Key Terms

Market Segment - A group of customers with similar characteristics to each other, for example the over 60ís.It can also be defined as a subsection of a section of a larger market.

Market Size - The size of a market in terms of volume of sales or value of sales. (Assuming value is price x quantity)

Market Growth - The percentage rate at which the size of a market is increasing.

Market Share - The percentage of a particular market accounted for by sales of a particular firm. The firm with the most sales has the largest market share and is subsequently known as the market leader.

Primary Research - Research carried out by or on behalf of a firm which is specific to that firmís needs. Also referred to as field research.

Secondary Research - Research used by a firm or company which has already been carried out by some other source. Includes government statistics.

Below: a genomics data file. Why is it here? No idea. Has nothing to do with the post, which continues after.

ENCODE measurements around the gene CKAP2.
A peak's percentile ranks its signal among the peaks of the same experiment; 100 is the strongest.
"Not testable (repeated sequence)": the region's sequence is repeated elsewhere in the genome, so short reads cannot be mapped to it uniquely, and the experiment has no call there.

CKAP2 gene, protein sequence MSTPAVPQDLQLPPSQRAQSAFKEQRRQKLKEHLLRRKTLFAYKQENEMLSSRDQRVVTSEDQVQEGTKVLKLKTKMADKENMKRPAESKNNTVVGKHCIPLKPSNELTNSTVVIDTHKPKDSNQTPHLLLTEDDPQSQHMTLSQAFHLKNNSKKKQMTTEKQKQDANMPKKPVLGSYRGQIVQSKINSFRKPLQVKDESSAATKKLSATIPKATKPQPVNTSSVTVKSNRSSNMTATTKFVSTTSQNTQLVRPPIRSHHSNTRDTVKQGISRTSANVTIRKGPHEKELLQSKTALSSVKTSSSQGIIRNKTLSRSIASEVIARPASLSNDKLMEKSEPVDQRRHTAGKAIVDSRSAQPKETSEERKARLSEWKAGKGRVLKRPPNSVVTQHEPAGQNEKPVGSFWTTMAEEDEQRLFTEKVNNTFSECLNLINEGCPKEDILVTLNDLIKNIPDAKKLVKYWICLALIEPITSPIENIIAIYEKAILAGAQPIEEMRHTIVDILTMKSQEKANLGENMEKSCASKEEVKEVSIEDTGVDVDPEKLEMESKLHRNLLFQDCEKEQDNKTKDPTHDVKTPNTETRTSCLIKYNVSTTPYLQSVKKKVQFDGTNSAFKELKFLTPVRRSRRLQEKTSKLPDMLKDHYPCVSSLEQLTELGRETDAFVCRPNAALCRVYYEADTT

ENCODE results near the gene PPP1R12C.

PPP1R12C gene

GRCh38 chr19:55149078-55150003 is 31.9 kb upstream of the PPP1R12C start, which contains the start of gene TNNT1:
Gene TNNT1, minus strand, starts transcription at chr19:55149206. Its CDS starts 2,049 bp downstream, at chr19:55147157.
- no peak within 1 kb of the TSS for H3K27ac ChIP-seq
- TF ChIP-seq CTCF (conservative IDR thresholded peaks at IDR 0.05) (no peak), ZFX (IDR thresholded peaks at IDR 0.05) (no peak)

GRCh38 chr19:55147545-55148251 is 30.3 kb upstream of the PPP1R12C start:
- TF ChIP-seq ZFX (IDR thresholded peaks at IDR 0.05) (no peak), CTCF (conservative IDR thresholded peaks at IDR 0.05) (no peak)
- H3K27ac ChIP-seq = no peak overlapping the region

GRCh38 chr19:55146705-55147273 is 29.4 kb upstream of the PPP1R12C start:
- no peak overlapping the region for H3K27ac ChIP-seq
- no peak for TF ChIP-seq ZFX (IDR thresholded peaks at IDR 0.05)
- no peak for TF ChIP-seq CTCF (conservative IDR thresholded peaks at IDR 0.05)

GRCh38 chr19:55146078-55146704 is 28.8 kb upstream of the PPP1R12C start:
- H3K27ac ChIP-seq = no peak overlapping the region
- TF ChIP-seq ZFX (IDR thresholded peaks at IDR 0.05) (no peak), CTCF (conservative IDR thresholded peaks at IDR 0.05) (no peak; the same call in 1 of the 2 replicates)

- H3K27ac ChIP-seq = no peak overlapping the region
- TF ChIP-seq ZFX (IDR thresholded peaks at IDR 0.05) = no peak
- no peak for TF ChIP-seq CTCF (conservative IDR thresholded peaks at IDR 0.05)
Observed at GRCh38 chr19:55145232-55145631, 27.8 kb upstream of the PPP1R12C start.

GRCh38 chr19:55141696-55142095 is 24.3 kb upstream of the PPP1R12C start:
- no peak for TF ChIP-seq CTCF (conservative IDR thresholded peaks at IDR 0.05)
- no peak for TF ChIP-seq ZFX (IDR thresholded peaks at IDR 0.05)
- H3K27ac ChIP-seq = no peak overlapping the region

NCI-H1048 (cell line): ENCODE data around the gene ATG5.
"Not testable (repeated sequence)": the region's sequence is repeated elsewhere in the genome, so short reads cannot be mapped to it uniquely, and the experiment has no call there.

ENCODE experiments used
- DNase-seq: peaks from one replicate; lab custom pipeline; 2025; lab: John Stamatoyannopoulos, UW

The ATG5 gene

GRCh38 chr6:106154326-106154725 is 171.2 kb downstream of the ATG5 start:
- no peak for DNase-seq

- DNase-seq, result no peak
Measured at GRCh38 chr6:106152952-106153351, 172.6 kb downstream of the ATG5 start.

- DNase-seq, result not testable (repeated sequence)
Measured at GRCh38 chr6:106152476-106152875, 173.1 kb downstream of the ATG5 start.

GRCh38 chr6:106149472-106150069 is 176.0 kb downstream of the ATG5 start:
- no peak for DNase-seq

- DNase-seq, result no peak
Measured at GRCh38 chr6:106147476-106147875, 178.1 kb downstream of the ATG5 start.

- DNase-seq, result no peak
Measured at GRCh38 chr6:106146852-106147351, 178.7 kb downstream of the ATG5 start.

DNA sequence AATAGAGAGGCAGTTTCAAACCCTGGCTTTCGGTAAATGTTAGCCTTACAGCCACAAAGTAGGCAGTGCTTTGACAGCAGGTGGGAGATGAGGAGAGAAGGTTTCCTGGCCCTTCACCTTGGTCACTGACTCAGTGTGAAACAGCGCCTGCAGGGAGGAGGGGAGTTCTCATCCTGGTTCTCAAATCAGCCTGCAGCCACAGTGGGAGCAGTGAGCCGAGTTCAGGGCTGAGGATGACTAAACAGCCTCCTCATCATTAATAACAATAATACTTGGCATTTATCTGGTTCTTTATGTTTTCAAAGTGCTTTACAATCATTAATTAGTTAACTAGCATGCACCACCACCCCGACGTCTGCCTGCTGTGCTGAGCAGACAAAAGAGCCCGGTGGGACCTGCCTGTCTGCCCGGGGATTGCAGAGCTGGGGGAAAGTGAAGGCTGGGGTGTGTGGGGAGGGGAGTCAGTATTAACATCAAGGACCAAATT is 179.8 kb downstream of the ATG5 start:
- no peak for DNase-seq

Sample - A subset of a market chosen for research purposes because it is too expensive or unrealistic to interview every member of the target market. The bigger the sample the more likely it is that it will be representative of the market.

Random Sample - A sample in which every member of the population has an equal chance of being selected.

Stratified Sample - A sample which is chosen so that it reflects the composition of the market being researched. I.e. if one third of customers are female then one third of the sample will be female.

Quota Sample - A means of getting a stratified sample. Researchers are told to interview a particular quota of certain types of people so that the final sample reflects the composition of the market.

Quantitative Research - Research which involves the use of numbers in its results for example number of people who buy a product.

Qualitative Research - Research which does not involve numbers, instead involving a response which reveals what people think of a product.

Confidence Level - A measure of how reliable a firm thinks itsí research is. For example a 95% confidence level means the firm believes that the research is likely to be accurate 95 times out of a hundred.